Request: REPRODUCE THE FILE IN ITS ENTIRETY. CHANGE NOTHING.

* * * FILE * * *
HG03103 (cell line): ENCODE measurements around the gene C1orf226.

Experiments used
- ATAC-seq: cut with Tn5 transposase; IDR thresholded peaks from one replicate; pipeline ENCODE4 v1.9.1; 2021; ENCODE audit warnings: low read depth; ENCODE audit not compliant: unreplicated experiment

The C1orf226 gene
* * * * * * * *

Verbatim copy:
HG03103 (cell line): ENCODE measurements around the gene C1orf226.

Experiments used
- ATAC-seq: cut with Tn5 transposase; IDR thresholded peaks from one replicate; pipeline ENCODE4 v1.9.1; 2021; ENCODE audit warnings: low read depth; ENCODE audit not compliant: unreplicated experiment

The C1orf226 gene